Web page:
Friday, 11 November 2011

Bishop Celebrates Role of Women in Bexhill

Bishop Kieran with CWL memebers plus Parish Clergy
A new Section of the Catholic Women's League was opened in September and celebrated with an inaugural Mass on October 3rd in St Martha's Church. Twenty three ladies of the parish joined the League and many more have made enquiries. The Mass was concelebrated by Bishop Kieran Conry, Fr Kevin Gaskin - CWL Chaplain for Arundel and Brighton, Fr. David Parmiter, Fr Bruno Witchells and Fr Seamus Hester.

National President Margaret Richards visited us, and along with the Bishop, presented new members with their badges and prayer cards. Our Branch President Sheila Dunbar, Branch Secretary Brenda Hilliam and Regional Representative Jill Sims, with several members from other Sections in the Branch, came along for the evening Mass.

Afterwards, a party was held in the church hall and Margaret Richards cut the celebration cake.

Thursday, 10 November 2011

Reaching for the Olympic Dream

Chris Scott centre with Mayor, Head and
two pupils
Barrow Hills School reports:
On Thursday 20th October, pupils and teachers at Barrow Hills School in Witley celebrated as they were officially welcomed in to London 2012’s Get Set network, in recognition of their commitment to the Olympic and Paralympic Values. Barrow Hills is delighted to have this award and is the first school in the area to receive this accreditation.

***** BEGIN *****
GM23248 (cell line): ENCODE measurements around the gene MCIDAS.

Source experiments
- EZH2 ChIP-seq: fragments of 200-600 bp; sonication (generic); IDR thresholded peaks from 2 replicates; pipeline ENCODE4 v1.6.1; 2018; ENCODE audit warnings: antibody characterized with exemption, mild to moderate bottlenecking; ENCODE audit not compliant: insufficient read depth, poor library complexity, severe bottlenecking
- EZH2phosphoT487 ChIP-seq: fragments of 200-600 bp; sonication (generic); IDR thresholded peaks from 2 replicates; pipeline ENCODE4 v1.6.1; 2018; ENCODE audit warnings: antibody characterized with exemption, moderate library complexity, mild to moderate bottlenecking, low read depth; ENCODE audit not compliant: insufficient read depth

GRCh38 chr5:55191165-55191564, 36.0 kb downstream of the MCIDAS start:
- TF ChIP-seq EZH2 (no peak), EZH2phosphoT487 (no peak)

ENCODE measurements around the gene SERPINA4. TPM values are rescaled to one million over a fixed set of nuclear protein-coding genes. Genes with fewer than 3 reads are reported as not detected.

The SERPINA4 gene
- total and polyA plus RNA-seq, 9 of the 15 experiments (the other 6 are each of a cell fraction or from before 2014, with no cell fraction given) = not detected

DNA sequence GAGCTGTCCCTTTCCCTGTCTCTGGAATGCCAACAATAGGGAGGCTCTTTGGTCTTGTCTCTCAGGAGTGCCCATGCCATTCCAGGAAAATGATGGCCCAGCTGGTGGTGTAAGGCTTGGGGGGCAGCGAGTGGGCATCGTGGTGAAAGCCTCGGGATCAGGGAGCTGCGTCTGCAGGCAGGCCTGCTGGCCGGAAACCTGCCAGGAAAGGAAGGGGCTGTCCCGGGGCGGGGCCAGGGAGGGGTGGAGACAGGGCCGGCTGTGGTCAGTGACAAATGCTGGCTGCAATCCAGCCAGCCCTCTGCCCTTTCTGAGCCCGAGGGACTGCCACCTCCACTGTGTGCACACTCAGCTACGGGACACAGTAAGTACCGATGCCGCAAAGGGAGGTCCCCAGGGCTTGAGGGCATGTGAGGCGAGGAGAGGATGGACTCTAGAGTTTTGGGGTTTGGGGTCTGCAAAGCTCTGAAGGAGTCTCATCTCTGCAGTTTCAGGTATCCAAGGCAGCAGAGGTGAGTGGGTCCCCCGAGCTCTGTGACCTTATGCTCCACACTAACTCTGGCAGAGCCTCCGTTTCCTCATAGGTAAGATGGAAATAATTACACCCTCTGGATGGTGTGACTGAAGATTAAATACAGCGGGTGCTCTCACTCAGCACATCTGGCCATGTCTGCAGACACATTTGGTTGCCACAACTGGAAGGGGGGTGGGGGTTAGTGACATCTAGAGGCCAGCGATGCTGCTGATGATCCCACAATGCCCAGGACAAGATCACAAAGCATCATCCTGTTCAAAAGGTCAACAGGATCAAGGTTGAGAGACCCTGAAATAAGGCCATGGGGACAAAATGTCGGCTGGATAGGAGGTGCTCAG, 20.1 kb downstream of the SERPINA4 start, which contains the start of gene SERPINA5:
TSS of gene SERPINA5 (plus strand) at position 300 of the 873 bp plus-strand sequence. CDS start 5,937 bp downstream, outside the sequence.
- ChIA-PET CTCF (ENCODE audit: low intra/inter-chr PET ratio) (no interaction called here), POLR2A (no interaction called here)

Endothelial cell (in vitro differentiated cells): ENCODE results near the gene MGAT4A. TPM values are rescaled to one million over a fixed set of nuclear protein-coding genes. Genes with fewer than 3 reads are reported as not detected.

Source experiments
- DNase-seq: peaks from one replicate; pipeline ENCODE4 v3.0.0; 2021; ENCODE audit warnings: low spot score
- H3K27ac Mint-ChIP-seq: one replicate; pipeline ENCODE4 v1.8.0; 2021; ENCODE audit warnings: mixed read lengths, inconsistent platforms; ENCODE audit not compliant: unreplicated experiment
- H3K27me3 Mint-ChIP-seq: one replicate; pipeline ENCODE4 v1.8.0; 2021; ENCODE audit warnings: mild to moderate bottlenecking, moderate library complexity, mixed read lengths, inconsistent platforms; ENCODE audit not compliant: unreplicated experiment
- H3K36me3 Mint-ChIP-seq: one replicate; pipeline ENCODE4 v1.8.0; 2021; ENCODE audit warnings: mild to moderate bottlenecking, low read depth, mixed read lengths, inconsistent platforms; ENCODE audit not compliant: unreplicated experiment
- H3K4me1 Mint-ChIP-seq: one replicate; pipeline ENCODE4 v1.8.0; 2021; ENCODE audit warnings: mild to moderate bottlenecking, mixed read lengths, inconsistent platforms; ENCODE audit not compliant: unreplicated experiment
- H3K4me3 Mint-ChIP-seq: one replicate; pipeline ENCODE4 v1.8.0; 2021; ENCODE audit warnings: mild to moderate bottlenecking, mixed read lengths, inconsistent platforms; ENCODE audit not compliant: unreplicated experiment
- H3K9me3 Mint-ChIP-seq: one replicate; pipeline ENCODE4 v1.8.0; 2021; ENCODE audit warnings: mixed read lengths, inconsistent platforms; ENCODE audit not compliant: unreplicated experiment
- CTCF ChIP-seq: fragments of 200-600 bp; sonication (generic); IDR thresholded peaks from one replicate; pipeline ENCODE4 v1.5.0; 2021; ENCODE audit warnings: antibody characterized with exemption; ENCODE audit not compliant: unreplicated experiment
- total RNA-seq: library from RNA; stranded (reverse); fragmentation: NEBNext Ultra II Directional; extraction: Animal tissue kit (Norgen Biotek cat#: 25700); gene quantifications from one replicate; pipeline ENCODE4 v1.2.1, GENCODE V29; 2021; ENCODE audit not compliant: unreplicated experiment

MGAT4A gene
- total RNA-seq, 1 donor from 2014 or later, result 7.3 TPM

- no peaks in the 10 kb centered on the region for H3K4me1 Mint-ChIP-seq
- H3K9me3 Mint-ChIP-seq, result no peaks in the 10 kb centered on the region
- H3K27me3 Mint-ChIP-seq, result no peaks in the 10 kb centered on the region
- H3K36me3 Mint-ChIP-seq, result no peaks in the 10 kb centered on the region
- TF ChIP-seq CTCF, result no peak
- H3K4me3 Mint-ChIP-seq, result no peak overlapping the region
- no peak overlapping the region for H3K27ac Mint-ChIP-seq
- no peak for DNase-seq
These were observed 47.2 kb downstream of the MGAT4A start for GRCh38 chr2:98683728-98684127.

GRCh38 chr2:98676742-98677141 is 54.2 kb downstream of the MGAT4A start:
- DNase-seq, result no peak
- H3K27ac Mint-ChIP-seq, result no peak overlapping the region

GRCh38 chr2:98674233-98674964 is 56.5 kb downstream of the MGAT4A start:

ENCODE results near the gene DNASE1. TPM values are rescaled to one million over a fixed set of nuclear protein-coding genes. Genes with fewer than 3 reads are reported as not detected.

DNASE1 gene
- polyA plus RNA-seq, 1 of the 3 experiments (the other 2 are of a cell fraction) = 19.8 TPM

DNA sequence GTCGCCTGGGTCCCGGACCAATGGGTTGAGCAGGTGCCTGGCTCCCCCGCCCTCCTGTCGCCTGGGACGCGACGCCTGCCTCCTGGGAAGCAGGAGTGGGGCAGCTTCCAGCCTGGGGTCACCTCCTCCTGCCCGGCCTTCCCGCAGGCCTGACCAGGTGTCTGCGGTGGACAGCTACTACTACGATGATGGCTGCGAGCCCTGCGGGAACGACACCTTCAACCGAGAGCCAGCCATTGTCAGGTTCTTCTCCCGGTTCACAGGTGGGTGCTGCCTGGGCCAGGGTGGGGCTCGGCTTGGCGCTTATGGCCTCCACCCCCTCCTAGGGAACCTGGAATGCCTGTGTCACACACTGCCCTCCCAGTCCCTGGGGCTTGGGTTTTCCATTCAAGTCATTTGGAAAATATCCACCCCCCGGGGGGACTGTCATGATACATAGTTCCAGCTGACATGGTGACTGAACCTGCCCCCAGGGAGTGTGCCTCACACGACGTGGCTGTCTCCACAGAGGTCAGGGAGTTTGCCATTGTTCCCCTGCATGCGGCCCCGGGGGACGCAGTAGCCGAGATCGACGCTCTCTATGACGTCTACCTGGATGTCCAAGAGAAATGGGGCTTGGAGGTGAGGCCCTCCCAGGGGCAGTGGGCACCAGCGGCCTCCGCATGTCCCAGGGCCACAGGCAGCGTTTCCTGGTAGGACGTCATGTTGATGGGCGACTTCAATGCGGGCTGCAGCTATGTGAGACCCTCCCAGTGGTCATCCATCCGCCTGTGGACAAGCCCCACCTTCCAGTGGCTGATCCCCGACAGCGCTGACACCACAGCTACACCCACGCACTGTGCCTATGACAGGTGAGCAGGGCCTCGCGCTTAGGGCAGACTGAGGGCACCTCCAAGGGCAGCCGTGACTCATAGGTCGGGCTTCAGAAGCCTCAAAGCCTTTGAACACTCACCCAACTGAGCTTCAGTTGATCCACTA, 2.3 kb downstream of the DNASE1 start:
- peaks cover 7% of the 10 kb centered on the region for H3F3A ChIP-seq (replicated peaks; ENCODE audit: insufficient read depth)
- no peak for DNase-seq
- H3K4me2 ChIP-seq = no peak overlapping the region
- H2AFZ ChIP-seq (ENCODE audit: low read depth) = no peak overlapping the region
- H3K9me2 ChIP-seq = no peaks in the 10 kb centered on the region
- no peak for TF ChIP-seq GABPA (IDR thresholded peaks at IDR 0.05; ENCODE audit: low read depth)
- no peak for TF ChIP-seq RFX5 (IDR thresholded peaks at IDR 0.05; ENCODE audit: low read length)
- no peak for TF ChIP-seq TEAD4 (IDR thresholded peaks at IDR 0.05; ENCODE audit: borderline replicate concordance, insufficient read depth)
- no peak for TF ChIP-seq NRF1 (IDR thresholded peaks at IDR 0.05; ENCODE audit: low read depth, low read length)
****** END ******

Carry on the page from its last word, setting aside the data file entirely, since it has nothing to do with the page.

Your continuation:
The London Organising Committee of the Olympic Games and Paralympic Games (LOCOG) awarded Barrow Hills School a plaque and certificate to acknowledge their involvement in the London 2012 education programme. They are now a part of an active London 2012 community of schools and colleges across the UK– the Get Set network - and will receive access to exclusive competitions and 2012 Games related opportunities over the coming years.

Barrow Hills School has raised funds for Linden Lodge School for the Blind for several years now and is also raising funds for a resource centre for the blind at St Benedict’s School in Burkina Faso, Africa. Pupils from Barrow Hills will be staging their own Paralympics, alongside Linden Lodge, in February next year, exactly six months before the opening of the London Paralympics. This exciting event will be part of the School’s Lent fundraising appeal and they are hoping to top this year’s total of £3000 and raise £5000 next year. Already they are practising and taking part in events such as Goalball, Boccia and Blind football during Skills for Life lessons. The aim is to raise awareness of the special talents these gifted athletes have, and the struggles they must face to compete at such a high level within their disciplines.

Chris Scott, Great Britain discus thrower, who presented the school with the plaque and certificate, said: ‘Pupils at Barrow Hills are excellent examples of how London 2012 is helping to spark young people’s imagination and inspiring them to get involved and make a difference. They have clearly demonstrated that London 2012’s education programme extends far beyond PE and sport and I hope they will motivate other young people to join their journey.’